T-cell suppression mediated by mesenchymal stem cells is deficient in patients with severe aplastic anemia

Andrea Bacigalupo, Marisa Valle, Marina Podestà, Anna Pitto, Elena Zocchi, Antonio De Flora, Sara Pozzi, Silvia Luchetti, Francesco Frassoni, Maria Teresa Van Lint, Giovanna Piaggio

Research output: Contribution to journalArticle

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Abstract

Objective. To compare the suppressive effect of mesenchymal stem cells (MSC), derived from normal individuals or severe aplastic anemia patients (SAA), on T-cell activation. Patients and Methods. We studied bone marrow MSC from 19 healthy donors and 23 SAA patients in different phases of the disease: at diagnosis (n = 3), following immunosuppressive therapy (IS) (n = 16), or after a bone marrow transplant (BMT) (n = 4). MSC were tested for T-cell suppression in the following assays: mixed lymphocyte reaction (MLR), phytohemaglutinin (PHA)-primed cultures, activation surface markers, γ-IFN production, hematopoietic colony formation (CFC), production of cyclic ADP-ribose (cADPR). Results. The abnormalities of SAA MSC included: 1) significantly lower suppression of T-cell proliferation induced by alloantigens (p = 0.009) or PHA (p = 0.006); 2) impaired capacity to suppress CD38 expression on PHA-primed T cells (p = 0.001); 3) impaired ability to suppress γ-IFN production in PHA cultures, resulting in an 11-fold higher γ-IFN concentration; 4) no preventive effect on T cell-mediated inhibition of CFC; and 5) significantly reduced (p = 0.009) production of cADPR, a universal calcium mobilizer. MSC-mediated suppression of PHA-induced T-cell proliferation was restored to control levels in 3 of 4 patients post-BMT. Conclusion. The ability of MSC to downregulate T-cell priming, proliferation, and cytokine release is deficient in patients with SAA, persists indefinitely after immunosuppressive therapy, but seems to be restored after BMT. Whether these abnormalities are relevant to the pathogenesis of aplastic anemia remains to be determined.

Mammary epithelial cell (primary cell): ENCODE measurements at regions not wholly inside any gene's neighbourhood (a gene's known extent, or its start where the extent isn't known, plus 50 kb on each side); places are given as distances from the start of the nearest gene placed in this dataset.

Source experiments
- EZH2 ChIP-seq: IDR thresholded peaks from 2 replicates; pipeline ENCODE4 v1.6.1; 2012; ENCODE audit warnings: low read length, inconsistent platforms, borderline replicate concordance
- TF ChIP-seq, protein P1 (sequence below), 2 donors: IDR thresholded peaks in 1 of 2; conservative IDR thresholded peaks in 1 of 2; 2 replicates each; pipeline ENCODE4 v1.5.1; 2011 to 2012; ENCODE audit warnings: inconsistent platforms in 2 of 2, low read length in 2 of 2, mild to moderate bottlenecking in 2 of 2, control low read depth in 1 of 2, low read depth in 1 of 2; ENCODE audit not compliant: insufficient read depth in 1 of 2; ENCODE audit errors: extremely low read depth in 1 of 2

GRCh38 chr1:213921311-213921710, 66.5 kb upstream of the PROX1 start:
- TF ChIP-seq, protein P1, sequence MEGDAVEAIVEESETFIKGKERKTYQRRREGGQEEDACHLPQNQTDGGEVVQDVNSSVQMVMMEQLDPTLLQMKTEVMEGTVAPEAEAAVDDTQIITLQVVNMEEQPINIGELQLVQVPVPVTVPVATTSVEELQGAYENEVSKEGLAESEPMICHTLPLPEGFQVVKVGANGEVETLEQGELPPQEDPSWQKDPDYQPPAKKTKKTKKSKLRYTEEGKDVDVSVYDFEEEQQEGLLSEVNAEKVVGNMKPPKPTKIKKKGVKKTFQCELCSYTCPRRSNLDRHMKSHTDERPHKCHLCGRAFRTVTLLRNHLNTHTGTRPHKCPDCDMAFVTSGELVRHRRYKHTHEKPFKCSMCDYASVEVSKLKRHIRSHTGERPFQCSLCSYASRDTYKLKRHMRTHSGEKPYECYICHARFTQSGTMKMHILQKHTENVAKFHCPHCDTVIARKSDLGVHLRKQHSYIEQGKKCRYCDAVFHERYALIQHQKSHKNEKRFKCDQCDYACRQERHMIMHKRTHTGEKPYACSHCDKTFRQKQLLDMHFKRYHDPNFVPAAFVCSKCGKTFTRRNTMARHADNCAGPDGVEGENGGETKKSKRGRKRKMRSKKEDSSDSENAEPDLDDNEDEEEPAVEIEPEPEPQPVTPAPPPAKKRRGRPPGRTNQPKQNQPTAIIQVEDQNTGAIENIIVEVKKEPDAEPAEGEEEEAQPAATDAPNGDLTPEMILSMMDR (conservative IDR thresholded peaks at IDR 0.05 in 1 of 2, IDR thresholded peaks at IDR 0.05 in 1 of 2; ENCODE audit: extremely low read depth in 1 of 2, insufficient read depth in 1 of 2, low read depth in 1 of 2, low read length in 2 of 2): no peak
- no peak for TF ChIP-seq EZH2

Original languageEnglish
Pages (from-to)819-827
Number of pages9
JournalExperimental Hematology
Volume33
Issue number7
DOIs
Publication statusPublished - Jul 2005

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Aplastic Anemia
Mesenchymal Stromal Cells
T-Lymphocytes
Bone Marrow
Cyclic ADP-Ribose
Cell Proliferation
Immunosuppressive Agents
Transplants
Mixed Lymphocyte Culture Test
Isoantigens
Down-Regulation
Tissue Donors
Cytokines
Calcium
Therapeutics

ASJC Scopus subject areas

  • Cancer Research
  • Cell Biology
  • Genetics
  • Hematology
  • Oncology
  • Transplantation

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T-cell suppression mediated by mesenchymal stem cells is deficient in patients with severe aplastic anemia. / Bacigalupo, Andrea; Valle, Marisa; Podestà, Marina; Pitto, Anna; Zocchi, Elena; De Flora, Antonio; Pozzi, Sara; Luchetti, Silvia; Frassoni, Francesco; Van Lint, Maria Teresa; Piaggio, Giovanna.

In: Experimental Hematology, Vol. 33, No. 7, 07.2005, p. 819-827.

Research output: Contribution to journalArticle

Bacigalupo, Andrea ; Valle, Marisa ; Podestà, Marina ; Pitto, Anna ; Zocchi, Elena ; De Flora, Antonio ; Pozzi, Sara ; Luchetti, Silvia ; Frassoni, Francesco ; Van Lint, Maria Teresa ; Piaggio, Giovanna. / T-cell suppression mediated by mesenchymal stem cells is deficient in patients with severe aplastic anemia. In: Experimental Hematology. 2005 ; Vol. 33, No. 7. pp. 819-827.
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abstract = "Objective. To compare the suppressive effect of mesenchymal stem cells (MSC), derived from normal individuals or severe aplastic anemia patients (SAA), on T-cell activation. Patients and Methods. We studied bone marrow MSC from 19 healthy donors and 23 SAA patients in different phases of the disease: at diagnosis (n = 3), following immunosuppressive therapy (IS) (n = 16), or after a bone marrow transplant (BMT) (n = 4). MSC were tested for T-cell suppression in the following assays: mixed lymphocyte reaction (MLR), phytohemaglutinin (PHA)-primed cultures, activation surface markers, γ-IFN production, hematopoietic colony formation (CFC), production of cyclic ADP-ribose (cADPR). Results. The abnormalities of SAA MSC included: 1) significantly lower suppression of T-cell proliferation induced by alloantigens (p = 0.009) or PHA (p = 0.006); 2) impaired capacity to suppress CD38 expression on PHA-primed T cells (p = 0.001); 3) impaired ability to suppress γ-IFN production in PHA cultures, resulting in an 11-fold higher γ-IFN concentration; 4) no preventive effect on T cell-mediated inhibition of CFC; and 5) significantly reduced (p = 0.009) production of cADPR, a universal calcium mobilizer. MSC-mediated suppression of PHA-induced T-cell proliferation was restored to control levels in 3 of 4 patients post-BMT. Conclusion. The ability of MSC to downregulate T-cell priming, proliferation, and cytokine release is deficient in patients with SAA, persists indefinitely after immunosuppressive therapy, but seems to be restored after BMT. Whether these abnormalities are relevant to the pathogenesis of aplastic anemia remains to be determined.",